Niamh DunneNiamh Dunne is a highly accomplished singer, fiddler and composer from Co. Limerick. She is a member of the world renowned band Beoga, with whom she has toured extensively and recorded 3 CDs, including the Grammy short listed “The Incident” in 2009. The Wall Street Journal describes them as “the most exciting new traditional band to emerge from Ireland this century.” They recently co-wrote and performed with singer Ed Sheeran on two songs on his new album ÷ (Divide), one of which, “Galway Girl”, has met with huge success reaching number 1 in Ireland’s download chart the week it was released and number 2 in the UK. Read more.

Frequently Asked Questions

Can one learn the fiddle at any age?
Yes, is the simple answer. It's all down to the time and dedication you give it. These lessons are broken into very manageable tutorials, with very clear step by step instructions. Don't put pressure on yourself to progress quickly, take your time and enjoy the learning. We have students of all ages, actually quite a lot who never played any musical instrument before and then decided to pick up the fiddle. It is possible, it's all down to your attitude in the end.

More detailed questions and discussion on the course can be found in the Community Forum, available to paying members only.
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Fiddle Basics Lessons

Level

Introduction

Fiddle Basics Lesson 1

  • Level 1
  • Melody
Learn Irish Fiddle Online

Introduction to the Irish Fiddle, it’s components and how it is held.


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The Scale of D Major

Fiddle Basics Lesson 2

  • Level 1
  • Melody
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Hand and Finger positioning and the Scale of D Major


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Twinkle Twinkle

Fiddle Basics Lesson 3

  • D Major
  • Level 1
  • Melody
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Exercises on the scale of D Major


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Bowing Technique

Fiddle Basics Lesson 4

  • D Major
  • Level 1
  • Melody
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Bowing Technique


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The Scale of G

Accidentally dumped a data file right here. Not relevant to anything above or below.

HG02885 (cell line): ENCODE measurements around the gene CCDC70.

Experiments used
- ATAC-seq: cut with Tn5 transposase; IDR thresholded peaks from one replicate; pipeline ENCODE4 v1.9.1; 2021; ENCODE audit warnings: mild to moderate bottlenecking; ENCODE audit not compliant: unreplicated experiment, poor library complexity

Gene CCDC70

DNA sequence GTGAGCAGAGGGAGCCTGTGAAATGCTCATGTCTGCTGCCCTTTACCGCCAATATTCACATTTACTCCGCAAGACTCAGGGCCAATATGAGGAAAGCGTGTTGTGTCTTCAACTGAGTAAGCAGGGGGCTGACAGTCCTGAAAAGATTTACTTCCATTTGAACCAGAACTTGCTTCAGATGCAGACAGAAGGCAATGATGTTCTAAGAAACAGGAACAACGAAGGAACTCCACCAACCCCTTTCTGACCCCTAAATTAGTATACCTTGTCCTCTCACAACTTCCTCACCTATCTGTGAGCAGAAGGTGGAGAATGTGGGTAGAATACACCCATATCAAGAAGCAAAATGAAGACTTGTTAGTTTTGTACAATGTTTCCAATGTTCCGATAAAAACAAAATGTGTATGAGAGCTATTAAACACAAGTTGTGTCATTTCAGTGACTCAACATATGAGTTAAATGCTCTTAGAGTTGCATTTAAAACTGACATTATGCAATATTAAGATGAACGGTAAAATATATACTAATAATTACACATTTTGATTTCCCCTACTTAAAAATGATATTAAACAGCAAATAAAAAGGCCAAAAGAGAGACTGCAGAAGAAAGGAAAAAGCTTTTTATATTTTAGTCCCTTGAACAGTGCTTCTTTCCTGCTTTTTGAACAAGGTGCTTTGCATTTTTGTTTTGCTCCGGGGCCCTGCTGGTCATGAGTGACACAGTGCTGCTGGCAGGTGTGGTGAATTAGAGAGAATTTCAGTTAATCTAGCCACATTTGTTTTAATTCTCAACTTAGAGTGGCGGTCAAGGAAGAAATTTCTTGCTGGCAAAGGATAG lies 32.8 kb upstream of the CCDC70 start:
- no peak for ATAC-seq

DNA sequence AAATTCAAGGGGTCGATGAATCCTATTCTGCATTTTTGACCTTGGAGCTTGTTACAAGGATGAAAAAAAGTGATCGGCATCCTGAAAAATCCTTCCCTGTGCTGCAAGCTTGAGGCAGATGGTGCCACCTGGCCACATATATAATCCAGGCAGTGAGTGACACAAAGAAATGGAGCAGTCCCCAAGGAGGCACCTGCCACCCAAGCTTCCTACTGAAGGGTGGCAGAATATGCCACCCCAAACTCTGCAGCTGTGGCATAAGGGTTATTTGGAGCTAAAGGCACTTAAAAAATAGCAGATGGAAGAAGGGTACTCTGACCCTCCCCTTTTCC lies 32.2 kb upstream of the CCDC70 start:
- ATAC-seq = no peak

Fiddle Basics Lesson 5

  • Level 1
  • Melody
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Scale of G


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Maggie in the Woods

Fiddle Basics Lesson 6

  • G Major
  • Level 1
  • Melody
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Exercises on the scale of G Major.

Polka

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Terry Teehan’s Polka

Fiddle Basics Lesson 7

  • G Major
  • Level 1
  • Melody
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Bowing Basics: Long and Short Bowing for creating Rhythm.

Polka

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Britches Full of Stitches

Fiddle Basics Lesson 8

  • G Major
  • Level 1
  • Melody
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Bowing Basics: Switching between A and D strings.

Polka

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Hole in the Hedge

Fiddle Basics Lesson 9

  • C Major
  • Level 1
  • Melody
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Bowing Basics: The Bottom string of G.

Jig

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The Ten Penny Bit

Fiddle Basics Lesson 10

  • A Minor
  • Level 1
  • Melody
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Niamh will now teach the Jig ‘Ten Penny Bit’, in the key of A. She will introduce some basic or…

Jig

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Báidín Fheilimi

Fiddle Basics Lesson 11

  • D Major
  • Level 1
  • Melody
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Ornamentation Basics: Cuts and Triplets

Waltz

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Tripping Up the Stairs

Fiddle Basics Lesson 12

  • D Major
  • Level 1
  • Melody
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Bowed Triplets / One Note Triplets

Jig

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The Miller of Glanmire

Fiddle Basics Lesson 13

  • A Minor
  • Level 1
  • Melody
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Ornamentation Basics: Rolls

Jig

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The Rose in the Heather

Fiddle Basics Lesson 14

  • D Major
  • Level 1
  • Melody
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Ornamentation Basics: Second Finger Rolls

Jig

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Rolling in the Ryegrass

Fiddle Basics Lesson 15

  • D Major
  • Level 1
  • Melody
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Ornamentation Basics: Rolls, Triplets.

Reel

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Peter O’Byrne’s Fancy

Fiddle Basics Lesson 16

  • D Major
  • Level 1
  • Melody
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Ornamentation: Triplets

Jig

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Bill Malley’s

Fiddle Basics Lesson 17

  • G Major
  • Level 1
  • Melody
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Chords and Double Stops

Barndance

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The Millstream

Fiddle Basics Lesson 18

  • G Major
  • Level 1
  • Melody
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Abundance of Ornamentation!

Reel